The simple, at first look, seems doable. Buy a video camera, tripod, mic and light, a few spare batteries and memory cards. Come up with a name, print some business cards, get Internet hosting service and set up a website. Voilà! Not difficult at all.
A lot of video enthusiasts have taken this route. Some have made it, learning along the way through research, mistakes and hard knocks, adding to what’s necessary and needed until they actually get things going, more or less. Others aren’t so fortunate, spending hard-earned money on the wrong gear, overlooking legal and basic business speed bumps farther down the road and running off the road to success.
Bridges do exist — to cross over to the commercial side without falling into the chasm. Just like we need maps to show us where those bridges are, we need some guidance to help us make it over successfully. There are budget considerations. Basic business decisions such as home-based or commercial location, start small and build or go for broke and if it’s go for broke — is our business plan sound? Will our location and service area demographics support the kind of video we want to produce, the services we want to offer? What about the competition? Will this be for part-time supplemental income or if making a livable income, can we recoup investments and generate profits?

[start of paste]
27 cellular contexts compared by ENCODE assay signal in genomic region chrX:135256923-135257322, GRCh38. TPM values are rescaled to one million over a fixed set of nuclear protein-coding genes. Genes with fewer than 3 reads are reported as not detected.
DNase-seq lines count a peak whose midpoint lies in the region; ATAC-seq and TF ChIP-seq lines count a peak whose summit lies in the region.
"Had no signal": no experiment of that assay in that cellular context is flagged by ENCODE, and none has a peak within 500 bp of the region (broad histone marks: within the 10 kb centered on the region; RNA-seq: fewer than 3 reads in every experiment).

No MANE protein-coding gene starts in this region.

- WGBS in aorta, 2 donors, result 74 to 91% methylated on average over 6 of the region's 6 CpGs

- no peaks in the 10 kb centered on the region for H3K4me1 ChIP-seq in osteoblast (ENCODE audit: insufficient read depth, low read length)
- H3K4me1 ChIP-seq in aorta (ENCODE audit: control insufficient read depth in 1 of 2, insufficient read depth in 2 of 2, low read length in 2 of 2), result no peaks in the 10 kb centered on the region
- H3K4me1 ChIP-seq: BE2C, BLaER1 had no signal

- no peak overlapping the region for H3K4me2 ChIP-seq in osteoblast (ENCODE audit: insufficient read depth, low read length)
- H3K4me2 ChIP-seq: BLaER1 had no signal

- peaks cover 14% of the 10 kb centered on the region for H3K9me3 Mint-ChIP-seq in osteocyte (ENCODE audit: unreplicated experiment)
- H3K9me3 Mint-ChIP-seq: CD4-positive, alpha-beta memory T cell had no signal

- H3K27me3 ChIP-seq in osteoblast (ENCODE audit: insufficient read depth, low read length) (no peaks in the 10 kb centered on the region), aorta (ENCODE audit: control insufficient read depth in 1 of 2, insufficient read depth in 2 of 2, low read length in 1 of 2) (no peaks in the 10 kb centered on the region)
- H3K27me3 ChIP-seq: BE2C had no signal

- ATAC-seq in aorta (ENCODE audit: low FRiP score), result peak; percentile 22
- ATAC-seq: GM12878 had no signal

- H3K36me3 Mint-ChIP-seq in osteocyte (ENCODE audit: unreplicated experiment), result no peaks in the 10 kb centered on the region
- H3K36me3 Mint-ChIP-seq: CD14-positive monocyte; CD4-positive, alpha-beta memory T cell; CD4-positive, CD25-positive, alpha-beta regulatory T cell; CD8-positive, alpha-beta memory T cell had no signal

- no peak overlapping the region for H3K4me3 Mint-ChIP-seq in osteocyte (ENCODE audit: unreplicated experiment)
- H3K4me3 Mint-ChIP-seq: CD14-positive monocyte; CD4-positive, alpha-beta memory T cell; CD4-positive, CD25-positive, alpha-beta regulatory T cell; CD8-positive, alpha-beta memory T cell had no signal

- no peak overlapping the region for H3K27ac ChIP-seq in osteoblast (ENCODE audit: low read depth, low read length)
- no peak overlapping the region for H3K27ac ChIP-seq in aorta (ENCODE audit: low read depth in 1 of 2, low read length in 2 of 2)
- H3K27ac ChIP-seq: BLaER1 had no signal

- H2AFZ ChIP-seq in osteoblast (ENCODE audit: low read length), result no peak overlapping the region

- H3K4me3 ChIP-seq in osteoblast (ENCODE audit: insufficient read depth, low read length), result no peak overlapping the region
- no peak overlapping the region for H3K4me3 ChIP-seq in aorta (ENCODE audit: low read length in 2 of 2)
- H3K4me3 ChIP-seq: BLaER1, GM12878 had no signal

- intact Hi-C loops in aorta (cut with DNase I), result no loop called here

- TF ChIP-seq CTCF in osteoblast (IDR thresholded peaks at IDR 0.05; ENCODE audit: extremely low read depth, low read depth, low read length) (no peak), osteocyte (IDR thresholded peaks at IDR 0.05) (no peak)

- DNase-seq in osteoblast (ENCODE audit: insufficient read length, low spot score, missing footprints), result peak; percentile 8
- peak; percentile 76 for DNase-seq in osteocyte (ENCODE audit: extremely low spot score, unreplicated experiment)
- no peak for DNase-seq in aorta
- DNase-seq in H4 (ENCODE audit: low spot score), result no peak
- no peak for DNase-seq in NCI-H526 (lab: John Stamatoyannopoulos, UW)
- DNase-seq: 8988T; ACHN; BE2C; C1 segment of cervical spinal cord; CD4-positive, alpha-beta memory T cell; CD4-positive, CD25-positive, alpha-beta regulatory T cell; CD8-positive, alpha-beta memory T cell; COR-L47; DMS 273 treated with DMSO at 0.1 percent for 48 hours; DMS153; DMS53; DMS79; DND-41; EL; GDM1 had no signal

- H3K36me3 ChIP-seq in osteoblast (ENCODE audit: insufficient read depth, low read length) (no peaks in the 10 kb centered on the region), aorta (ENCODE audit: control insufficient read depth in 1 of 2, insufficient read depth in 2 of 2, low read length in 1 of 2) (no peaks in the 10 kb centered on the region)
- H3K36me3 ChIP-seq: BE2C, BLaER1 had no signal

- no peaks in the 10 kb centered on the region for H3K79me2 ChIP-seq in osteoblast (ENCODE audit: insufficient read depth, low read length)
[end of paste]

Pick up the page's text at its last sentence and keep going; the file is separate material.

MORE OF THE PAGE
The questions start rolling in faster and faster with more questions pushing from behind. Questions about insurance, business licenses, fees and taxes need answers. Is there a budget for advertising and marketing? If not, how do you get the traffic to generate business now — and later?
After that initial impulsive thought about crossing from hobby or pastime to commercial venture, the distance appears wider, and the chasm deeper. Bridges seem farther apart and we realize just how hard it can be.
But it doesn’t have to be that hard. Resources are readily available to guide us along the entrepreneurial path. Knowing — going in — how far the jump, how deep the plunge, and planning accordingly brings the bridges — our options — closer together and making the map easier to read. Now we have a business plan based on what we need to know, what we need to learn, how much we need to invest to get started and what we can realistically expect to keep us focused.
How hard can it be, crossing over to the commercial side? Difficult and time-consuming but not at all impossible. For many who want to make this journey, the hardest part may be taking it one step at a time. How many times have we heard people say it’s only as hard as you make it.
Matthew York is Videomaker's Publisher/Editor.